“Peeking” is our second show as a company, and fuses live polaroid photography with our subtle and intimate physical theatre. The show begins with four strangers in a room, who soon realise they are not alone – they are under the gaze of a polaroid camera. A curious and tentative beginning quickly slips into a world of chaos, seduction, loss, and nostalgia, as the camera becomes a fifth character. “Peeking” is definitely different to what people usually associate with “physical theatre” – so it’s great for anyone who wants to take a punt on something new!

What exactly is it about Lady Clementina Hawarden which sparked the creative imagination leading to this show?

We came across Hawarden’s portraits very early in the rehearsal process, when they were brought in by chance as some stimulus for an exercise. Her portraits are so full of possibility – they are formal and reserved, and yet strangely seductive and teasing. Hawarden was one of Britain’s first female photographers, and it was in a “home studio”, a converted attic, that she captured the charming images of her daughters in fancy dress. Despite being from the Victorian era, the girls in her portraits still seemed so alive, and ready to play with us! So we investigated further into Hawarden’s life as well as her work, and found that she was a truly remarkable woman.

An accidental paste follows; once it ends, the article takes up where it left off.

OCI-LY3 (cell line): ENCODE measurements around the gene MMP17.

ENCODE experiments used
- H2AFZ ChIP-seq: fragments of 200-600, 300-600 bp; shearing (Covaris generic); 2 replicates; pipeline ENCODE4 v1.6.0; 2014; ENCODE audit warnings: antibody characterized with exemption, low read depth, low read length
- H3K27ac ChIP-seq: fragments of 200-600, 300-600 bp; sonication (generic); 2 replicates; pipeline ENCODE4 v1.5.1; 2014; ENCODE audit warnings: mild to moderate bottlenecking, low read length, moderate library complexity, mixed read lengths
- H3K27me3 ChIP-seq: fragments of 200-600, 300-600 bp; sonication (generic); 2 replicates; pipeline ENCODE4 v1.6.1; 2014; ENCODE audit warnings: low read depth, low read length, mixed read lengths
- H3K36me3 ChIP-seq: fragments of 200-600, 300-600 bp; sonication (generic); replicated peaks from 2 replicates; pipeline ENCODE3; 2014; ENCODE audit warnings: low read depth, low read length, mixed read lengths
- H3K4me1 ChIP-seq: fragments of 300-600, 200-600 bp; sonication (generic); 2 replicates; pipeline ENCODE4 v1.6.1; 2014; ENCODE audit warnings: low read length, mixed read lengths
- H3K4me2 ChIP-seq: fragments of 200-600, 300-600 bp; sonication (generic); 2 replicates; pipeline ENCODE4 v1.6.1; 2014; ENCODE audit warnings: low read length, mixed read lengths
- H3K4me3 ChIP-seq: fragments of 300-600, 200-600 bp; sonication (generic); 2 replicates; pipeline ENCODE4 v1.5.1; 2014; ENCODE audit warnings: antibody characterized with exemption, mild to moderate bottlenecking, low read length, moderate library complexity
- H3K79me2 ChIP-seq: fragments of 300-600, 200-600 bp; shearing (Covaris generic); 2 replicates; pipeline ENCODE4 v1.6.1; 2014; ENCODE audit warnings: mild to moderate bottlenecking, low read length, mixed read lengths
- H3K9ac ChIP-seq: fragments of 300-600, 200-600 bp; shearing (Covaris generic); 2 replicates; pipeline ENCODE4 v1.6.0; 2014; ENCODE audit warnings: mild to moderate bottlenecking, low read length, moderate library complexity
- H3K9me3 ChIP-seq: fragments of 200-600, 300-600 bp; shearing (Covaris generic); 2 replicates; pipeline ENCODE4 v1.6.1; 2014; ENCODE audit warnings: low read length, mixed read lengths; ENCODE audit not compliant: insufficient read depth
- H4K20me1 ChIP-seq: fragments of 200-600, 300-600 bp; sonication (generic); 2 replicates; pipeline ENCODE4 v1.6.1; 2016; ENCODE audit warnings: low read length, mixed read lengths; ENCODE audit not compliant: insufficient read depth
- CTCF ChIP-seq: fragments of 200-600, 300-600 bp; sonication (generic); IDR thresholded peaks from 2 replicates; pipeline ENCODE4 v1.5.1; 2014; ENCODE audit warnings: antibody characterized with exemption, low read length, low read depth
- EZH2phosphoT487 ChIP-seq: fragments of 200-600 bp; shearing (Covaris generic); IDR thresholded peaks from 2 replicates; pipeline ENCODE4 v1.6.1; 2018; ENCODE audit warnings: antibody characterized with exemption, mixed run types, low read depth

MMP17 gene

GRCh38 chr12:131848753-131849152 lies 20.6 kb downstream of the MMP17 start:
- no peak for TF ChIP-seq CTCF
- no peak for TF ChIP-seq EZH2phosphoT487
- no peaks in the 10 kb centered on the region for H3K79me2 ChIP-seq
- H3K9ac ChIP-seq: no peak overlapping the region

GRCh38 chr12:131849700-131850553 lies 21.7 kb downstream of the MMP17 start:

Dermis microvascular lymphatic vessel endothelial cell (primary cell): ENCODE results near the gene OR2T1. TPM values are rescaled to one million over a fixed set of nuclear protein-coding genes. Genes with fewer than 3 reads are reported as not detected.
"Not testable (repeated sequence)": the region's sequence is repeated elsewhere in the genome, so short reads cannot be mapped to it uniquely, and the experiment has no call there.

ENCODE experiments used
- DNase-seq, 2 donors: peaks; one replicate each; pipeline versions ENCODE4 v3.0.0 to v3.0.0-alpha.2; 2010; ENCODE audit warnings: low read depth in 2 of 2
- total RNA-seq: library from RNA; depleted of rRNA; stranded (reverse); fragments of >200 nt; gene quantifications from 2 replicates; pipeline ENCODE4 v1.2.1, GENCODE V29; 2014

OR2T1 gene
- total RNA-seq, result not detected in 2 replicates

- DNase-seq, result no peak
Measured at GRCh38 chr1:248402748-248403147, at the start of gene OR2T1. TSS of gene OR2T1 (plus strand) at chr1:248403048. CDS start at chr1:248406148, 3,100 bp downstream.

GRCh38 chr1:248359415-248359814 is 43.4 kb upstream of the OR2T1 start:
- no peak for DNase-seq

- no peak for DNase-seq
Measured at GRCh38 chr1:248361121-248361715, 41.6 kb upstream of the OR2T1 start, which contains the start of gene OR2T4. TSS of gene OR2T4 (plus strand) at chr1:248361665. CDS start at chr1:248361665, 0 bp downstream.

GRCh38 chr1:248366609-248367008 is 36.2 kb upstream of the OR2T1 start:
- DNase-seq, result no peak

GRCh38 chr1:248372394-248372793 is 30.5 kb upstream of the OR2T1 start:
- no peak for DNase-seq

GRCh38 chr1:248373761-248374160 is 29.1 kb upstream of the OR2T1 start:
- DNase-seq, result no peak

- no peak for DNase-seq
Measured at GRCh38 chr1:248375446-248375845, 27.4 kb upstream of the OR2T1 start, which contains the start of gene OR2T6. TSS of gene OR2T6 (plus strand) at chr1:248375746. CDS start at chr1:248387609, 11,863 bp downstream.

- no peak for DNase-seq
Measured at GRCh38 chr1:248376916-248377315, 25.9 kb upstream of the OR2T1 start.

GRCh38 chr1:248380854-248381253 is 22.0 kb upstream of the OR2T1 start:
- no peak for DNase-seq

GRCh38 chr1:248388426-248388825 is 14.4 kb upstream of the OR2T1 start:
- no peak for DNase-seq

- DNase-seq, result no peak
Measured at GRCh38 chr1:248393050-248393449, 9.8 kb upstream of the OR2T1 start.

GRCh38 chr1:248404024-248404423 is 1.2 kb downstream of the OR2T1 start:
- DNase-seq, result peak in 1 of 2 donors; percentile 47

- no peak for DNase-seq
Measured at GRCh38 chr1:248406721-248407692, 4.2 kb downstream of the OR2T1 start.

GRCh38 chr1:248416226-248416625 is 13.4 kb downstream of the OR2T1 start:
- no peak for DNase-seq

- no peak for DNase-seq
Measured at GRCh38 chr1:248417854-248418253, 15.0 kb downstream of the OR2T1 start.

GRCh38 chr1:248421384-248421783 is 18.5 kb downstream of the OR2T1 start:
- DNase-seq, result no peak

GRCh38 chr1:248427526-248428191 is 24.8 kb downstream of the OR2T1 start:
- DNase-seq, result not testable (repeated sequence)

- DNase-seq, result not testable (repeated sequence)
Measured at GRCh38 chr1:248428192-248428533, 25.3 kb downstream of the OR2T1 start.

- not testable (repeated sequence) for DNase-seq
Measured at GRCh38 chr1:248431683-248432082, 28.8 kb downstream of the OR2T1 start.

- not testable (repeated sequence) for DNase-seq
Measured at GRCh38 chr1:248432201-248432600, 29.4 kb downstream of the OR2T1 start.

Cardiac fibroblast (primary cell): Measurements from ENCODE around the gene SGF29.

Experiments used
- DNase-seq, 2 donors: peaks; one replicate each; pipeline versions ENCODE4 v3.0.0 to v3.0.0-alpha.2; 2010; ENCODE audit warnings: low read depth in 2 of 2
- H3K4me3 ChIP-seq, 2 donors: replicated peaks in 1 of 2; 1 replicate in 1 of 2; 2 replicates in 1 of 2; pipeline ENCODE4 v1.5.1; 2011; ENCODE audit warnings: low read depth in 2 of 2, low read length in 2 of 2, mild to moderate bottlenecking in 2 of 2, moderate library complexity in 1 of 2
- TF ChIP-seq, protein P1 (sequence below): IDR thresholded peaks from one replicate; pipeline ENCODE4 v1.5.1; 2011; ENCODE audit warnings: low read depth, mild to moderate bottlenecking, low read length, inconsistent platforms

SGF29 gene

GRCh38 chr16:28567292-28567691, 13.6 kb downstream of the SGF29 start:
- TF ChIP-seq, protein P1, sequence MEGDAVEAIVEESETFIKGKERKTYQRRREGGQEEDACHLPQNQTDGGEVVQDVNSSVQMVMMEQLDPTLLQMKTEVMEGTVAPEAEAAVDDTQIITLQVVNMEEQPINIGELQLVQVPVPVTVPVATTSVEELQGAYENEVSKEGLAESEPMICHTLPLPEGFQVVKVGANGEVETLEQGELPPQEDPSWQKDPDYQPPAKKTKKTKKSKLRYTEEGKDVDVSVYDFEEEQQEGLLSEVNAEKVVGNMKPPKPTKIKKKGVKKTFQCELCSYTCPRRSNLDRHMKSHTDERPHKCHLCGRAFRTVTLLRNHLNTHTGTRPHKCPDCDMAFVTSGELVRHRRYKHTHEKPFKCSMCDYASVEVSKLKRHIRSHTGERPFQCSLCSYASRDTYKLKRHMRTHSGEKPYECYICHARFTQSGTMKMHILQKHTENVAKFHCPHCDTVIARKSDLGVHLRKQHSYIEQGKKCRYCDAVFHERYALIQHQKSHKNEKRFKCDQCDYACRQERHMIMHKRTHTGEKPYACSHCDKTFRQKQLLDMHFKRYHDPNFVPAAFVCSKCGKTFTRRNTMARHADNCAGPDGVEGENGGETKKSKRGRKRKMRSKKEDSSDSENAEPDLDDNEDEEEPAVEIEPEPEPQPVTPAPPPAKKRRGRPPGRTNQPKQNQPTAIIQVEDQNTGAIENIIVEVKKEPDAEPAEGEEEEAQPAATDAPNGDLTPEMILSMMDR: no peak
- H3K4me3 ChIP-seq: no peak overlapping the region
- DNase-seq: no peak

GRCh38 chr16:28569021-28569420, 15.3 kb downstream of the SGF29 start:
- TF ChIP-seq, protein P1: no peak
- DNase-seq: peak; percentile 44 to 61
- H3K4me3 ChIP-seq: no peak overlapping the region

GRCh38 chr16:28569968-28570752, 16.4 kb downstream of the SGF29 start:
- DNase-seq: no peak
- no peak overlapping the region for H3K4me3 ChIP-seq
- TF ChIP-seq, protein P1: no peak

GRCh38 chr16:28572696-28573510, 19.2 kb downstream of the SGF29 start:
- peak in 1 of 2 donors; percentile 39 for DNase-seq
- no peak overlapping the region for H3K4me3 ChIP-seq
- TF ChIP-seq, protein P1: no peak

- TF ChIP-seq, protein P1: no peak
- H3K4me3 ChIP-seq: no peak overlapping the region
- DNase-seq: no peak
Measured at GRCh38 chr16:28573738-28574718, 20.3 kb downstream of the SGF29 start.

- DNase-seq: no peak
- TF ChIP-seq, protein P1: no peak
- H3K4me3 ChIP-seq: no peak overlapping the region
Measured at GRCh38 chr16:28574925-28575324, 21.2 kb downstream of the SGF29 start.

The premise here is interesting; four characters alone with cameras, with the show’s marketing referring to what is ‘exposed’ – is this a production interested in superstitious notions of photographs and camera lenses finding and exposing truths in the faces captured?

For us, the idea of being “exposed” is perhaps not directly referring to these superstitions but addresses the concept of being ‘on display’. When you are the subject of a photograph, your behaviour and actions are immediately framed as something to be observed. So when a camera is watching, and capturing, the intimate relationships being formed on stage, there is a feeling of being vulnerable and “exposed”. And on the idea of the camera finding “truths”, I think we like to play with when the photograph accurately captures the feeling of the moment, and when it distorts the truth of the action. And we invite audiences to make up their own minds by having a look at a gallery of polaroids taken during performances, after the show.